(photo credit: Jordan Matter)

Seven years ago my wife, the actor and filmmaker Adrienne Shelly, was brutally murdered in her office in Manhattan's West Village. She was best known for her starring roles in indie auteur Hal Hartley's The Unbelievable Truth and...

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Is Woody Allen Guilty or Innocent of Child Sexual Abuse?

(12) Comments | Posted February 11, 2014 | 7:13 AM


Woody Allen is guilty. Woody Allen is innocent. Actually, I have no idea what Woody Allen is, nor does anyone else except Dylan Farrow and Allen himself, although that hasn't stopped anyone, especially in the 24/7, free-wheelin', open-mike social-media playground, from pontificating as...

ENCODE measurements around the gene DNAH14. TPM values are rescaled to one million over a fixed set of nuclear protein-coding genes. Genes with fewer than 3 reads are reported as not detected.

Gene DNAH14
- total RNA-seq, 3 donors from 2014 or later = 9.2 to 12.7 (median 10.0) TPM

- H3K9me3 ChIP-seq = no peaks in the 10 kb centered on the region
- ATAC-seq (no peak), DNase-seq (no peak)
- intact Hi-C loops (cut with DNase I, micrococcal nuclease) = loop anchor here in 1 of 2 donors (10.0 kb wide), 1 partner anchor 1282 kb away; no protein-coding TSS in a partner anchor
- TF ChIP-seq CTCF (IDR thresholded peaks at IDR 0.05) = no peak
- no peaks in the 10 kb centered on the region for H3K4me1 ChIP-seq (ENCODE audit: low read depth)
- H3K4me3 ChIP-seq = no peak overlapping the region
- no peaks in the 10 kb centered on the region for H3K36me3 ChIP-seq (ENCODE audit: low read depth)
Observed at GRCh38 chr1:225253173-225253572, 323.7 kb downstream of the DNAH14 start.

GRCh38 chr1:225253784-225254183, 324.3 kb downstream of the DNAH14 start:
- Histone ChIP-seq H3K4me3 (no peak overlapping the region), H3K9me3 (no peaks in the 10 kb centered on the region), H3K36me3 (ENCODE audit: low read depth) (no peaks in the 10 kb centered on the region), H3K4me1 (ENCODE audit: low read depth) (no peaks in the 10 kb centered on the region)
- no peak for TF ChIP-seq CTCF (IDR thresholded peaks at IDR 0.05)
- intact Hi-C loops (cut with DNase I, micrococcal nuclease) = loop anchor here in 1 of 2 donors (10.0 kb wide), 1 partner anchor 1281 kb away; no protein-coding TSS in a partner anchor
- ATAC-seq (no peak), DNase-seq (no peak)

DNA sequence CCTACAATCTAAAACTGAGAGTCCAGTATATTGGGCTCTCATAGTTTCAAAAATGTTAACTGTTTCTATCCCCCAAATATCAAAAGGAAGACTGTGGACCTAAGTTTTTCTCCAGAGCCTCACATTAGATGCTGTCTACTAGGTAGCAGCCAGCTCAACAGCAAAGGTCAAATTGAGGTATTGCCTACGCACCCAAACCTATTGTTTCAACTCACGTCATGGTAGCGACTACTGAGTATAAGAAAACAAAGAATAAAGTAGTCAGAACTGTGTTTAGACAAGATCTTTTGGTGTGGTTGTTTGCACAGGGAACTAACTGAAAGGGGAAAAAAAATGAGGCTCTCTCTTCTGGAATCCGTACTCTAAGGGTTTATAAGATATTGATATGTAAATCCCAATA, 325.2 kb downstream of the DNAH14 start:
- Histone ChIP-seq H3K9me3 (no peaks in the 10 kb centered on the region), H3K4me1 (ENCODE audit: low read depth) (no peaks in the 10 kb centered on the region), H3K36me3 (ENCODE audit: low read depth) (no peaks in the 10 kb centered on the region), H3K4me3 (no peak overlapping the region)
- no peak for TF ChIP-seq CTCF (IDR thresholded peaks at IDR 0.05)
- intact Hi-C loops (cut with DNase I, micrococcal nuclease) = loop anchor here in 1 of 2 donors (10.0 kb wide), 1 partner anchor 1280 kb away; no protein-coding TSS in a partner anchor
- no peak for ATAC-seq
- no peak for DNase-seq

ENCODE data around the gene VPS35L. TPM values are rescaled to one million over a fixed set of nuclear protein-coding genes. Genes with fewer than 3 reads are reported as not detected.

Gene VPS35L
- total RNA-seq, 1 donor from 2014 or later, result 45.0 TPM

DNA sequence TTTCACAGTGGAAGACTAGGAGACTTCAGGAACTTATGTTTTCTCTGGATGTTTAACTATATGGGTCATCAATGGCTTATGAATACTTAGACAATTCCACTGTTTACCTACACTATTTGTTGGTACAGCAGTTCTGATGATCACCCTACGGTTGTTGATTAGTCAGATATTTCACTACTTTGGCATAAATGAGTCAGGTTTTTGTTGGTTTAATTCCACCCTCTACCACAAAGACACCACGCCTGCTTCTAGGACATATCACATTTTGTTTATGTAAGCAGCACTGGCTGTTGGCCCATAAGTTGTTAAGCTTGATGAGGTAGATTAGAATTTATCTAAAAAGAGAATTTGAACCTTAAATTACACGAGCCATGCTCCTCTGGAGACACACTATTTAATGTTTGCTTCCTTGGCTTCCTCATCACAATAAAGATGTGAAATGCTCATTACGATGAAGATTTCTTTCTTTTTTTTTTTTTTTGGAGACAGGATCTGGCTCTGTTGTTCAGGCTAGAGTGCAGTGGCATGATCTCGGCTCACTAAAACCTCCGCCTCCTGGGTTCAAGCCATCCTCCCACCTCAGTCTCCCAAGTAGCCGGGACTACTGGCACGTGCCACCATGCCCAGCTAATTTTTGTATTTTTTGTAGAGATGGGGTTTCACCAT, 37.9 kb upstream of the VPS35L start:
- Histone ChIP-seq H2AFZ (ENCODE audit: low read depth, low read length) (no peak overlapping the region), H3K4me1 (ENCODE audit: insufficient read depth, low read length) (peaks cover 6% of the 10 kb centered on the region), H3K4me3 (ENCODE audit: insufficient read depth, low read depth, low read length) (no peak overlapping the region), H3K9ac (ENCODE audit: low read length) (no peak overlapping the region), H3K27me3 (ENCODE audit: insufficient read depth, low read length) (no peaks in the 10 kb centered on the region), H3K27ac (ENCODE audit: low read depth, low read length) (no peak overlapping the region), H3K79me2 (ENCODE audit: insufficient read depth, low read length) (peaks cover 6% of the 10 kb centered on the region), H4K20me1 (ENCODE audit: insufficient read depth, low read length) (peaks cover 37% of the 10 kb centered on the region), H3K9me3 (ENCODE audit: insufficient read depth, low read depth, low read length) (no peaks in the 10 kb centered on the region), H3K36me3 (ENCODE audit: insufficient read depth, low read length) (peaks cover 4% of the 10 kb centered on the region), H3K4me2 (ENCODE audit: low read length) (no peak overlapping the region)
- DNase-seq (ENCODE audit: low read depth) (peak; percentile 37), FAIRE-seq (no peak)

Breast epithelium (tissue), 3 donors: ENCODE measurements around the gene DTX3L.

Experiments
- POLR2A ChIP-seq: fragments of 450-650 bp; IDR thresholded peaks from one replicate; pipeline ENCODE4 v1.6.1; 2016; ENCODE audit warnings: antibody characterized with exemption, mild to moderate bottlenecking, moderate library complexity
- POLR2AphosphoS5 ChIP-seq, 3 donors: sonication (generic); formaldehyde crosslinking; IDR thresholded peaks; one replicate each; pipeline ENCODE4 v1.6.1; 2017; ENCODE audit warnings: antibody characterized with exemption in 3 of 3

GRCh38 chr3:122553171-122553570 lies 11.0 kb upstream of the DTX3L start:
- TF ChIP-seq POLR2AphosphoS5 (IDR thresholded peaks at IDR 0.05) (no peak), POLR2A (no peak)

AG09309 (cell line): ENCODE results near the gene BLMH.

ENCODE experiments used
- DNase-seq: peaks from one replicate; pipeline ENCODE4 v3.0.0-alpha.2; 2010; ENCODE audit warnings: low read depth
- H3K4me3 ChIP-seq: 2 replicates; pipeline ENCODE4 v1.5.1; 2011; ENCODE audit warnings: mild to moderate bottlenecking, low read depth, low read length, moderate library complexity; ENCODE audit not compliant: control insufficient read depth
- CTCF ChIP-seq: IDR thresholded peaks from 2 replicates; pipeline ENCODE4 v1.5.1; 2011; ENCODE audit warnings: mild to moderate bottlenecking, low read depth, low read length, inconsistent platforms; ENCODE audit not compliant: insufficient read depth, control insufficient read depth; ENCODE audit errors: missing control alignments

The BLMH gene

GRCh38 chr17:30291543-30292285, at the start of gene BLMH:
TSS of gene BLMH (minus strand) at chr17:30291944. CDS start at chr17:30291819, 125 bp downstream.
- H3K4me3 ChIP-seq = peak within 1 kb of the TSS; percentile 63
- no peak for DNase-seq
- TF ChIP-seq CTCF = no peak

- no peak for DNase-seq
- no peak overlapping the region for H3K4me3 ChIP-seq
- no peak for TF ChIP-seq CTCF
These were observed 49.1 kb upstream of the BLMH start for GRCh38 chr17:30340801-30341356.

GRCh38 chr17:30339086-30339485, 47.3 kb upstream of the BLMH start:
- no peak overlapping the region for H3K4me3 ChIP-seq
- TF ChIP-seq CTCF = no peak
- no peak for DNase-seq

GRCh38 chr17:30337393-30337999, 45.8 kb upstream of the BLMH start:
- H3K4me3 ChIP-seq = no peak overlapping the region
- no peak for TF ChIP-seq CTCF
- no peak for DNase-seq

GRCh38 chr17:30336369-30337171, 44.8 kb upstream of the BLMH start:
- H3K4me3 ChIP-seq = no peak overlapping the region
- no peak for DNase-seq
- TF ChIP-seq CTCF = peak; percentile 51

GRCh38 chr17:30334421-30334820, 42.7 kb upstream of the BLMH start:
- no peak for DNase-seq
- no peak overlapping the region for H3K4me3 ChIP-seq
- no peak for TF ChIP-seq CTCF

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Christie's Bully Pulpit and the "Lady Mayor"

(8) Comments | Posted January 22, 2014 | 8:07 AM

One thing's certain in the latest allegation against New Jersey Gov. Christie Christie: either Hoboken Mayor Dawn Zimmer is blatantly lying through her partisan teeth or the Trenton Bully Brigade has struck again.

According to Zimmer, and coming on the heels of the BridgeGate access-lane revenge-closings scandal, she had met last May in a Hoboken parking lot with Lt. Gov. Kim Guadagno, who threatened to withhold Hurricane Sandy relief funds if she did not support a real estate development deal that was a pet project of Christie's and the Rockefeller Group, a company with whom he has close ties.